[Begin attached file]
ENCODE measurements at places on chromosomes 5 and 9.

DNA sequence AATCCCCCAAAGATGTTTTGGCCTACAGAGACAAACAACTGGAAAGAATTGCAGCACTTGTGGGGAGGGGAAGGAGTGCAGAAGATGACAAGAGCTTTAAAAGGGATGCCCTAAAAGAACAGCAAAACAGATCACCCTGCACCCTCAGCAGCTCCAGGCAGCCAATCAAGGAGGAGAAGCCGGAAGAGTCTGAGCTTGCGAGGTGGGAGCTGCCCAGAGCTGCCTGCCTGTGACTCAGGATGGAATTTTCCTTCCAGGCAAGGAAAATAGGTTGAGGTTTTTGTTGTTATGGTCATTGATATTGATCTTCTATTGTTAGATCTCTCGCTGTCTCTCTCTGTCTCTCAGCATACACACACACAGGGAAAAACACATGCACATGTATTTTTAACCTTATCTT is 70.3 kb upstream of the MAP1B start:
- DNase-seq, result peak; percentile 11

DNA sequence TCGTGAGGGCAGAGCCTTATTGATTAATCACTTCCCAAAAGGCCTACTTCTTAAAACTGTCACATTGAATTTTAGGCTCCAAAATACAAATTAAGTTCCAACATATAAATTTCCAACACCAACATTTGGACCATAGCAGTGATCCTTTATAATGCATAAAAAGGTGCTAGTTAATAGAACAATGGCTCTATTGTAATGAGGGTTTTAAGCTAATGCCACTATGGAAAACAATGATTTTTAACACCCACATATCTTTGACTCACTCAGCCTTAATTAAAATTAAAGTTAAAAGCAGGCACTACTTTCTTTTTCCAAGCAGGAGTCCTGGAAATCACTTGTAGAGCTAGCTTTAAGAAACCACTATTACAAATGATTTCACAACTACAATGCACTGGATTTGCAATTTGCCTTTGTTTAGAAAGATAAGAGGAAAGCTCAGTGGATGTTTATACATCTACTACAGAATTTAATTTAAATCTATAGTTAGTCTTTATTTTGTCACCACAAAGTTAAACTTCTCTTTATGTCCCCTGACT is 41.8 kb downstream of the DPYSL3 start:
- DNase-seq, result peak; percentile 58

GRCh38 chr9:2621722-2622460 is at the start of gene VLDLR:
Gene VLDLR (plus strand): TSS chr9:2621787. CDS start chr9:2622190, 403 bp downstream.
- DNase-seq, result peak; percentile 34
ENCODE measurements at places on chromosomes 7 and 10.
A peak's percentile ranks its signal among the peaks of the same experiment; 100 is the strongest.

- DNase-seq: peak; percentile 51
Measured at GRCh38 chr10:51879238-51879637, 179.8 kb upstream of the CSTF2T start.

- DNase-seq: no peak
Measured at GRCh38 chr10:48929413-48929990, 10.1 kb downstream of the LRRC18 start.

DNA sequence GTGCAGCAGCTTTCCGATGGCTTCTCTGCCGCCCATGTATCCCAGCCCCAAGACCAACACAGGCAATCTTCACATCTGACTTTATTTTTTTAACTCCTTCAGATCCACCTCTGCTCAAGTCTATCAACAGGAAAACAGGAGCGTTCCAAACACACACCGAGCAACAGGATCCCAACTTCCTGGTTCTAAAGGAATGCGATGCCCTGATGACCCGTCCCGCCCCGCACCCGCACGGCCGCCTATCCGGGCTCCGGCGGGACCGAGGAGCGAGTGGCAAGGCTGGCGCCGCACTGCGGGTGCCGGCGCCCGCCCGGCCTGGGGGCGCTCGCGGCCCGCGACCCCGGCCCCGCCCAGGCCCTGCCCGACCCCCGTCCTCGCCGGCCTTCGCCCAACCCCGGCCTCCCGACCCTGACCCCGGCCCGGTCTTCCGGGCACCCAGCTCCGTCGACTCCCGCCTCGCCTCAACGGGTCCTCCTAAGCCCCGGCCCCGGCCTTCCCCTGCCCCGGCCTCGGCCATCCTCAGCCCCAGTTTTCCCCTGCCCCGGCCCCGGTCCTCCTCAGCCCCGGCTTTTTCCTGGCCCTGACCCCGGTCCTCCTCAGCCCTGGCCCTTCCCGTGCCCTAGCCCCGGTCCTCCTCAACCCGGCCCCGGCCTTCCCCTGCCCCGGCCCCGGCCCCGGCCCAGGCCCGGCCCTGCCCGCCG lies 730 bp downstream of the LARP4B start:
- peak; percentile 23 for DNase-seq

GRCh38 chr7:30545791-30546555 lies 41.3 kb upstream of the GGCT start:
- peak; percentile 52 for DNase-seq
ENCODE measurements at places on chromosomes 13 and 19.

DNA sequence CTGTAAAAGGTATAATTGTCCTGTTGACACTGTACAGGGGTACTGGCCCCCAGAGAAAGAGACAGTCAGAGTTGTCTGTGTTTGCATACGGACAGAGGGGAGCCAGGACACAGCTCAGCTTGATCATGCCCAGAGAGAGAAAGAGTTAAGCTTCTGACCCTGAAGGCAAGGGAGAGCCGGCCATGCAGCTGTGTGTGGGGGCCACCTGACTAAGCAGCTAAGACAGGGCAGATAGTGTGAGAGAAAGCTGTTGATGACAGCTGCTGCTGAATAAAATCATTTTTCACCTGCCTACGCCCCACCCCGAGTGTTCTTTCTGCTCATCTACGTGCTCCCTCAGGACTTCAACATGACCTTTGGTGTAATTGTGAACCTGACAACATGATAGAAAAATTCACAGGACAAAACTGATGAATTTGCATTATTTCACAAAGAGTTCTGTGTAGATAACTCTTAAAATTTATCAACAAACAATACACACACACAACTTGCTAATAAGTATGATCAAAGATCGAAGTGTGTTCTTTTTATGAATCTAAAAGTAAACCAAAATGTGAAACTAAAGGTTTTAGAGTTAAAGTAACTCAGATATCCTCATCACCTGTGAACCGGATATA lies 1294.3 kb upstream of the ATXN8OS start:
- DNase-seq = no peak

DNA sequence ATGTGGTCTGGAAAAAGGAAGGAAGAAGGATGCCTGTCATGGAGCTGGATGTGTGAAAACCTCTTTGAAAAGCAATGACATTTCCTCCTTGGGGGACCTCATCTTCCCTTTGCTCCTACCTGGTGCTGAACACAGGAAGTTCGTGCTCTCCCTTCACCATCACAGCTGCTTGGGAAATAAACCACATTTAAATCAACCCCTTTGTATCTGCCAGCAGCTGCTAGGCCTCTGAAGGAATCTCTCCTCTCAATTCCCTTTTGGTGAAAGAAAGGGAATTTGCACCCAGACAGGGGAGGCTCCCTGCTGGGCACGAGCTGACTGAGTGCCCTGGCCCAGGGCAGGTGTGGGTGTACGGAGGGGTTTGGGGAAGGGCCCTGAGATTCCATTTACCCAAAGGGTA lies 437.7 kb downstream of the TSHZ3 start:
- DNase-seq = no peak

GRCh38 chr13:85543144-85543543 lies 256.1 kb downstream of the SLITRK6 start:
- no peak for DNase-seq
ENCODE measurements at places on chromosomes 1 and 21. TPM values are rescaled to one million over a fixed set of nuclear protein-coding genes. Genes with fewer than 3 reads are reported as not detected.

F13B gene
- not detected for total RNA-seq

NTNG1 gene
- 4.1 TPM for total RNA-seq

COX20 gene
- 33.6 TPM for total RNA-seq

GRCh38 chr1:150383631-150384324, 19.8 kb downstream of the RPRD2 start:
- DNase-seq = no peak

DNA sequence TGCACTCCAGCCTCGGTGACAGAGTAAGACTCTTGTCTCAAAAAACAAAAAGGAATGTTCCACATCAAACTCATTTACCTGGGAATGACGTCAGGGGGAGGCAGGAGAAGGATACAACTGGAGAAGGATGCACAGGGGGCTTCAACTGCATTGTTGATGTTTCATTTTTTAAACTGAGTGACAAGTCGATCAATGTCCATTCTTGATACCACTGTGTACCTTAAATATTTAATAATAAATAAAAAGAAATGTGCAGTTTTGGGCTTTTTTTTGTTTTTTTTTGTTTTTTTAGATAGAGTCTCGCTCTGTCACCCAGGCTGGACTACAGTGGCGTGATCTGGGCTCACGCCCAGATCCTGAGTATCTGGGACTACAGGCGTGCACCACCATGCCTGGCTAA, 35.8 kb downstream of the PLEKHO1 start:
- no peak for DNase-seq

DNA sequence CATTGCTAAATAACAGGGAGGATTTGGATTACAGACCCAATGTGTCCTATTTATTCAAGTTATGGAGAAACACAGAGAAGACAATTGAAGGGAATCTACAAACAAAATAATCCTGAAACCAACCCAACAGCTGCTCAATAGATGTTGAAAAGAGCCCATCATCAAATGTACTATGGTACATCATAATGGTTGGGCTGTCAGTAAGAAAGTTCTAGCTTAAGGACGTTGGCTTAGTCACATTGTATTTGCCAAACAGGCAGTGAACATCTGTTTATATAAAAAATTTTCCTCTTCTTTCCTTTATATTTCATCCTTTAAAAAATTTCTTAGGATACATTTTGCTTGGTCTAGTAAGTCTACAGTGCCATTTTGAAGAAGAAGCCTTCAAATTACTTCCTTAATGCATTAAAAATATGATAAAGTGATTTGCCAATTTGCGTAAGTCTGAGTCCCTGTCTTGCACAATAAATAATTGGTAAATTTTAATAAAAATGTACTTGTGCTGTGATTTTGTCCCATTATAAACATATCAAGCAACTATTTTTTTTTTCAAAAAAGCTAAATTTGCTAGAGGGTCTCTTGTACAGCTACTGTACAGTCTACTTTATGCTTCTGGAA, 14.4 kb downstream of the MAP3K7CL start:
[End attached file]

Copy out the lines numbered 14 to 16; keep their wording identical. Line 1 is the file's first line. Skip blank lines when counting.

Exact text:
Measured at GRCh38 chr10:48929413-48929990, 10.1 kb downstream of the LRRC18 start.

DNA sequence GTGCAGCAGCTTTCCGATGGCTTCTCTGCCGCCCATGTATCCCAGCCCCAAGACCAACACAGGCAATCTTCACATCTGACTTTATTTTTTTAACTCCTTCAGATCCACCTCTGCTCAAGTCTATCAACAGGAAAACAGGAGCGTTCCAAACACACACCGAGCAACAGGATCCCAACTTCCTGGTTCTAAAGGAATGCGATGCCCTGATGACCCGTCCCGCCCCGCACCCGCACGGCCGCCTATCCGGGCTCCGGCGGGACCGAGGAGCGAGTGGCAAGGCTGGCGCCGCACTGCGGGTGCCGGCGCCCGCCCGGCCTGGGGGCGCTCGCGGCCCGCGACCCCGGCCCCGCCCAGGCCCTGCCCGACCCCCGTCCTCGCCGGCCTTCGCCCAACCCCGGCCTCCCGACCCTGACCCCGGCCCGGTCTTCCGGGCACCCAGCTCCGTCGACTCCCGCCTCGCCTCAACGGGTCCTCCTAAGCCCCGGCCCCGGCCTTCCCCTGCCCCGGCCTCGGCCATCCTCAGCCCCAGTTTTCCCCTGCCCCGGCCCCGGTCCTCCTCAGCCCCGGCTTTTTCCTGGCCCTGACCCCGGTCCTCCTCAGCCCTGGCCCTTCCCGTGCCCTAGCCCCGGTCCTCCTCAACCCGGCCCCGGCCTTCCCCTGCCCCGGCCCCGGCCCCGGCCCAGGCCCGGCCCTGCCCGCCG lies 730 bp downstream of the LARP4B start:
- peak; percentile 23 for DNase-seq